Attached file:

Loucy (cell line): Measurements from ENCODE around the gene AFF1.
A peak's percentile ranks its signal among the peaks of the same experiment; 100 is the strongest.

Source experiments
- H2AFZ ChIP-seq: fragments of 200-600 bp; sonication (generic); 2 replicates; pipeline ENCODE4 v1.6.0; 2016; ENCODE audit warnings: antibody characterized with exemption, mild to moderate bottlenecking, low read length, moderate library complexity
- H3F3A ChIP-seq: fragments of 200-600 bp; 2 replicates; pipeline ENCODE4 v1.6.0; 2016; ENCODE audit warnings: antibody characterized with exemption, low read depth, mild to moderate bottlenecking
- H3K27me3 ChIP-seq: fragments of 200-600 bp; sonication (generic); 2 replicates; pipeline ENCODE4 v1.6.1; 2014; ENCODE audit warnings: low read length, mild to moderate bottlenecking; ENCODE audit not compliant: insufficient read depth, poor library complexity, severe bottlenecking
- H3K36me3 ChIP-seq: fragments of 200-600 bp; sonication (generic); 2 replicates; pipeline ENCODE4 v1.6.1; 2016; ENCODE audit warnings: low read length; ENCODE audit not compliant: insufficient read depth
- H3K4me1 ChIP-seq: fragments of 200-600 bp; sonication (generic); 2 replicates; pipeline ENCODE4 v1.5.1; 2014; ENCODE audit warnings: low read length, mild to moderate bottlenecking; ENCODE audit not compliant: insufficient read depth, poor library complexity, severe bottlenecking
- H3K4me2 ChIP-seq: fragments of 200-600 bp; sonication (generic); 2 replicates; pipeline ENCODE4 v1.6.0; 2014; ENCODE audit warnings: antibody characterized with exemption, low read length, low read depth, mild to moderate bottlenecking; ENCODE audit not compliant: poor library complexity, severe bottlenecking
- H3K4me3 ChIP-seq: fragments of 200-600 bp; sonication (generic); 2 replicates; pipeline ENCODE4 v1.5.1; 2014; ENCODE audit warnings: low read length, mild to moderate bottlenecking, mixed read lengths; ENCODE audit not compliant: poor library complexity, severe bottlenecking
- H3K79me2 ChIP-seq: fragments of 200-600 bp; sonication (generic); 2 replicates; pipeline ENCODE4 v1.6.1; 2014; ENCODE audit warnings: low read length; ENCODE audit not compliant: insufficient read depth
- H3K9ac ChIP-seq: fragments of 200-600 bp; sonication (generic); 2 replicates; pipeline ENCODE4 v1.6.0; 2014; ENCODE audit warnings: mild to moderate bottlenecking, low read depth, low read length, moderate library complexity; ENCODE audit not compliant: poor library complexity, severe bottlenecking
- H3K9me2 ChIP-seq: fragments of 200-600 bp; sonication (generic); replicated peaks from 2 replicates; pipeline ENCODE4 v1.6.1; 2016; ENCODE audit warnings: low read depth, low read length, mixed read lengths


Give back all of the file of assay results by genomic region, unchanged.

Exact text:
Loucy (cell line): Measurements from ENCODE around the gene AFF1.
A peak's percentile ranks its signal among the peaks of the same experiment; 100 is the strongest.

Source experiments
- H2AFZ ChIP-seq: fragments of 200-600 bp; sonication (generic); 2 replicates; pipeline ENCODE4 v1.6.0; 2016; ENCODE audit warnings: antibody characterized with exemption, mild to moderate bottlenecking, low read length, moderate library complexity
- H3F3A ChIP-seq: fragments of 200-600 bp; 2 replicates; pipeline ENCODE4 v1.6.0; 2016; ENCODE audit warnings: antibody characterized with exemption, low read depth, mild to moderate bottlenecking
- H3K27me3 ChIP-seq: fragments of 200-600 bp; sonication (generic); 2 replicates; pipeline ENCODE4 v1.6.1; 2014; ENCODE audit warnings: low read length, mild to moderate bottlenecking; ENCODE audit not compliant: insufficient read depth, poor library complexity, severe bottlenecking
- H3K36me3 ChIP-seq: fragments of 200-600 bp; sonication (generic); 2 replicates; pipeline ENCODE4 v1.6.1; 2016; ENCODE audit warnings: low read length; ENCODE audit not compliant: insufficient read depth
- H3K4me1 ChIP-seq: fragments of 200-600 bp; sonication (generic); 2 replicates; pipeline ENCODE4 v1.5.1; 2014; ENCODE audit warnings: low read length, mild to moderate bottlenecking; ENCODE audit not compliant: insufficient read depth, poor library complexity, severe bottlenecking
- H3K4me2 ChIP-seq: fragments of 200-600 bp; sonication (generic); 2 replicates; pipeline ENCODE4 v1.6.0; 2014; ENCODE audit warnings: antibody characterized with exemption, low read length, low read depth, mild to moderate bottlenecking; ENCODE audit not compliant: poor library complexity, severe bottlenecking
- H3K4me3 ChIP-seq: fragments of 200-600 bp; sonication (generic); 2 replicates; pipeline ENCODE4 v1.5.1; 2014; ENCODE audit warnings: low read length, mild to moderate bottlenecking, mixed read lengths; ENCODE audit not compliant: poor library complexity, severe bottlenecking
- H3K79me2 ChIP-seq: fragments of 200-600 bp; sonication (generic); 2 replicates; pipeline ENCODE4 v1.6.1; 2014; ENCODE audit warnings: low read length; ENCODE audit not compliant: insufficient read depth
- H3K9ac ChIP-seq: fragments of 200-600 bp; sonication (generic); 2 replicates; pipeline ENCODE4 v1.6.0; 2014; ENCODE audit warnings: mild to moderate bottlenecking, low read depth, low read length, moderate library complexity; ENCODE audit not compliant: poor library complexity, severe bottlenecking
- H3K9me2 ChIP-seq: fragments of 200-600 bp; sonication (generic); replicated peaks from 2 replicates; pipeline ENCODE4 v1.6.1; 2016; ENCODE audit warnings: low read depth, low read length, mixed read lengths